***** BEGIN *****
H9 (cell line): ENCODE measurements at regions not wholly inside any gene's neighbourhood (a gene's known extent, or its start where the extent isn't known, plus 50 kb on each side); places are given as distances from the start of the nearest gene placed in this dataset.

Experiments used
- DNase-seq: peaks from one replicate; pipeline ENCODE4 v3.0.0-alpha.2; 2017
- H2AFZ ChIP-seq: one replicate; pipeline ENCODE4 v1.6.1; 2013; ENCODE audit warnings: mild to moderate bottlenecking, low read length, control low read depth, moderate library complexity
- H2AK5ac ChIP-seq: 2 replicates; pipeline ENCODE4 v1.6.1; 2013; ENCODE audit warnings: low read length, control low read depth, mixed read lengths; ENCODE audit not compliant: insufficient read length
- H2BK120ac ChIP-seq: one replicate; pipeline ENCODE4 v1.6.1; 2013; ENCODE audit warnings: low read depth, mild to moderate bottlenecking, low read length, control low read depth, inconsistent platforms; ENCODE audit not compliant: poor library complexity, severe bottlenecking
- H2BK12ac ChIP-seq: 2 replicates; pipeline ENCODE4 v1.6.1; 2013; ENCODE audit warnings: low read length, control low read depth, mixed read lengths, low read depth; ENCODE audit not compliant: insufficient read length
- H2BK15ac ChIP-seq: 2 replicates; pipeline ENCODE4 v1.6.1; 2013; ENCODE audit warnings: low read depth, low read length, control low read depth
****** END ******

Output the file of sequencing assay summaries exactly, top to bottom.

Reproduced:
H9 (cell line): ENCODE measurements at regions not wholly inside any gene's neighbourhood (a gene's known extent, or its start where the extent isn't known, plus 50 kb on each side); places are given as distances from the start of the nearest gene placed in this dataset.

Experiments used
- DNase-seq: peaks from one replicate; pipeline ENCODE4 v3.0.0-alpha.2; 2017
- H2AFZ ChIP-seq: one replicate; pipeline ENCODE4 v1.6.1; 2013; ENCODE audit warnings: mild to moderate bottlenecking, low read length, control low read depth, moderate library complexity
- H2AK5ac ChIP-seq: 2 replicates; pipeline ENCODE4 v1.6.1; 2013; ENCODE audit warnings: low read length, control low read depth, mixed read lengths; ENCODE audit not compliant: insufficient read length
- H2BK120ac ChIP-seq: one replicate; pipeline ENCODE4 v1.6.1; 2013; ENCODE audit warnings: low read depth, mild to moderate bottlenecking, low read length, control low read depth, inconsistent platforms; ENCODE audit not compliant: poor library complexity, severe bottlenecking
- H2BK12ac ChIP-seq: 2 replicates; pipeline ENCODE4 v1.6.1; 2013; ENCODE audit warnings: low read length, control low read depth, mixed read lengths, low read depth; ENCODE audit not compliant: insufficient read length
- H2BK15ac ChIP-seq: 2 replicates; pipeline ENCODE4 v1.6.1; 2013; ENCODE audit warnings: low read depth, low read length, control low read depth